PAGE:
Where were the comprehensive discussions about the devastating effect from the increased traffic congestion, parking problems, noise, etc., on a quiet neighborhood? (The club’s SEPA document predicts 1100 NEW vehicular trips per day due to PEAK— the neighbors become innocent victims of the club’s ambitions.)
Where was the discussion and public approval for giving the club the irreplaceable public land needed for the future? The public was not allowed to weigh in.
In July, a public notice in the Reporter announced a Hearing regarding “Transfer of Real Property.” The School Board declared 100,000 square feet (more than two acres) of the North Mercer campus “surplus to the district’s educational needs.” Now it has leased the property to the Boys and Girls Club of King County.
What is the current and future value of Island land? At the public hearing on the PEAK lease, the School Board objected to citizens’ characterization of its action as “giving the land away,” but when the now-signed lease runs for 50 years at only one dollar a year, isn’t that a major gift from the taxpayers to a private club?
Several months ago, the district’s financial problems required it to cut 10 percent from its budget across the board. The City Council was approached with a request to place a tax measure on the ballot for school needs. To increase enrollment for the current school year, students from other cities have been recruited. Money is a problem.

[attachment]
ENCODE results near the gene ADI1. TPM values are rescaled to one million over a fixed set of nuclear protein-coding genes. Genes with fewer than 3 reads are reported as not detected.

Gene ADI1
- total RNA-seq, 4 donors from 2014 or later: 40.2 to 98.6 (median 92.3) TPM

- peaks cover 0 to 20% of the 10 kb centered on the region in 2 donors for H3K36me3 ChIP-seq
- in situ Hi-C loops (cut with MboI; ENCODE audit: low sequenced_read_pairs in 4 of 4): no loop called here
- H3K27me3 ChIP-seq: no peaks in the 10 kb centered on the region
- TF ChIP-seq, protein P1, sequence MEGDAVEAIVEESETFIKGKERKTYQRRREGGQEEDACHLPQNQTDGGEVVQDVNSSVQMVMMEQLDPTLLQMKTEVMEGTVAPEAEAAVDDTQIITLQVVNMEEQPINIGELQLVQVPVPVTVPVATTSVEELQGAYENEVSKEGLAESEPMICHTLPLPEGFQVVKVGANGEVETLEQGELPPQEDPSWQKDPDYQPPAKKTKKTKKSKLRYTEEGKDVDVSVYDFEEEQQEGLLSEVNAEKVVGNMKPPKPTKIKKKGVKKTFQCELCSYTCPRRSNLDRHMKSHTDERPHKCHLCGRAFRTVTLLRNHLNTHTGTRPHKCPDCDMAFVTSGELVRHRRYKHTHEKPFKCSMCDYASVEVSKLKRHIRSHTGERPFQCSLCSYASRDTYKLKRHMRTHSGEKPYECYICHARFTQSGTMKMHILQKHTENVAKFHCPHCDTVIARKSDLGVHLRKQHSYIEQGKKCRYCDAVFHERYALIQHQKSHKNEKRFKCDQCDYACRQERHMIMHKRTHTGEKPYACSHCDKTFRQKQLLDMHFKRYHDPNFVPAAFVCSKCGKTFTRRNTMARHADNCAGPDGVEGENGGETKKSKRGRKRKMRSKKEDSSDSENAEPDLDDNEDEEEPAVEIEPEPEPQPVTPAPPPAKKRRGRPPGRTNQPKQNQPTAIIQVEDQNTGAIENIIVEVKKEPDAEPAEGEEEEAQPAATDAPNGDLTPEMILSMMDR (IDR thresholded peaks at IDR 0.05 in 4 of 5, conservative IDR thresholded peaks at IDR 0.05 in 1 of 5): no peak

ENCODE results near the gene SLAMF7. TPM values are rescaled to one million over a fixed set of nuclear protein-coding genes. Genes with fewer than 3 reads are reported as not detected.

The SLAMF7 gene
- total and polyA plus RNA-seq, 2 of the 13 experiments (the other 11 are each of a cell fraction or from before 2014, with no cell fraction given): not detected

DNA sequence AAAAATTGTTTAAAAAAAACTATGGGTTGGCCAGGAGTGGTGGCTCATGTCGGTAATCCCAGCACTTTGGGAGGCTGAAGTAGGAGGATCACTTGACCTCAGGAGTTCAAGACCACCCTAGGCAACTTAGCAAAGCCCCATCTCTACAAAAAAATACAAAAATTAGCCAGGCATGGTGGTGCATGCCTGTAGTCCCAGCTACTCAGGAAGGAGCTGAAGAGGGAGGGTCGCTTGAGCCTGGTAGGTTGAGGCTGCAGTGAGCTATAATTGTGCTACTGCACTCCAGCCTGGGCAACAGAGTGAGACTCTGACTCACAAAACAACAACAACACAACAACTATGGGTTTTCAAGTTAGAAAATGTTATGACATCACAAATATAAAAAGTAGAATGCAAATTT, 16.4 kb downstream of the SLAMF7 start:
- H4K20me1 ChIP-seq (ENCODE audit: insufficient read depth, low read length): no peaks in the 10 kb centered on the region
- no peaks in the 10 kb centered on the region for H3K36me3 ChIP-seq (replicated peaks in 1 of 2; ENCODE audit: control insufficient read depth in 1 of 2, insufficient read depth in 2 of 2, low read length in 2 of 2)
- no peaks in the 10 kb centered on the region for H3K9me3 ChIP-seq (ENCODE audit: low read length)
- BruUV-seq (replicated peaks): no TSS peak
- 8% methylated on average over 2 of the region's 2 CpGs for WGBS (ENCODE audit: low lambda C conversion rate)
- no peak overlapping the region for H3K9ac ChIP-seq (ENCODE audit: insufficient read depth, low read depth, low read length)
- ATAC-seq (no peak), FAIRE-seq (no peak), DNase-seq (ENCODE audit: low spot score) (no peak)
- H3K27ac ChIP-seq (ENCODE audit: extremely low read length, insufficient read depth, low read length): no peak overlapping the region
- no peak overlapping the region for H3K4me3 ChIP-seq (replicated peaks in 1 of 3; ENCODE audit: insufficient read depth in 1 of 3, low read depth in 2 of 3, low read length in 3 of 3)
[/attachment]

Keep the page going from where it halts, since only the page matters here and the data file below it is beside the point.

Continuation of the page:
Regardless, this year the district will be issuing $3 million in non-voted debt.
Meanwhile, our school buildings are aging, yet the district, wanting to sidestep a public vote on PEAK, is financing its $1.5 million contribution to PEAK by diverting reserved buildings repair funds for the next 15 years.
PEAK will cost taxpayers a lot in dollars and reckless land-use decisions. The first responsibility of the School Board is to provide for the education of the community’s children, and a sports and recreation facility is no substitute for teaching.
Peak boasts that the school district will have the “exclusive use” of the PEAK building from 6 a.m. to 2 p.m. daily — just when schools are in session. Does that contribute to the district’s educational needs?
The city also will feel PEAK’s major effects from increased traffic volumes and congestion, and has already spent money on transportation consultants and public hearings. Expensive street expansions and traffic signals are in the works.
The city has $1 million in escrow for PEAK, carried over from 2006. The city should consider using those reserved funds for real community needs, not PEAK.
The citizens of Mercer Island must insist on a public vote on this divisive proposal before any more public money is spent.